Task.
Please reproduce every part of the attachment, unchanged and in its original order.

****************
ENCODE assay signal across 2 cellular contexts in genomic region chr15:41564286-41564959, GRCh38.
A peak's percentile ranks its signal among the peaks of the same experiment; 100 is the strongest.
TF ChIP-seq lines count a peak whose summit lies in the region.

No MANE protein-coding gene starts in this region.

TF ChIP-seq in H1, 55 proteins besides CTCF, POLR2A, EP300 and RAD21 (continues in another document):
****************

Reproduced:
ENCODE assay signal across 2 cellular contexts in genomic region chr15:41564286-41564959, GRCh38.
A peak's percentile ranks its signal among the peaks of the same experiment; 100 is the strongest.
TF ChIP-seq lines count a peak whose summit lies in the region.

No MANE protein-coding gene starts in this region.

TF ChIP-seq in H1, 55 proteins besides CTCF, POLR2A, EP300 and RAD21 (continues in another document):